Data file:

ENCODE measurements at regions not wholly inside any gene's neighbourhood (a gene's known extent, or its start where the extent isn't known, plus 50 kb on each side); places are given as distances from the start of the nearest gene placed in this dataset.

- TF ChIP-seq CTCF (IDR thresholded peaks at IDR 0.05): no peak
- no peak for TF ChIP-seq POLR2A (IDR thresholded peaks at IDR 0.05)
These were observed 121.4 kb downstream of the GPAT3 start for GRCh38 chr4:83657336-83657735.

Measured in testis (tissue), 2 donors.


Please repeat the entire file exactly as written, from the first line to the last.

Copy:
ENCODE measurements at regions not wholly inside any gene's neighbourhood (a gene's known extent, or its start where the extent isn't known, plus 50 kb on each side); places are given as distances from the start of the nearest gene placed in this dataset.

- TF ChIP-seq CTCF (IDR thresholded peaks at IDR 0.05): no peak
- no peak for TF ChIP-seq POLR2A (IDR thresholded peaks at IDR 0.05)
These were observed 121.4 kb downstream of the GPAT3 start for GRCh38 chr4:83657336-83657735.

Measured in testis (tissue), 2 donors.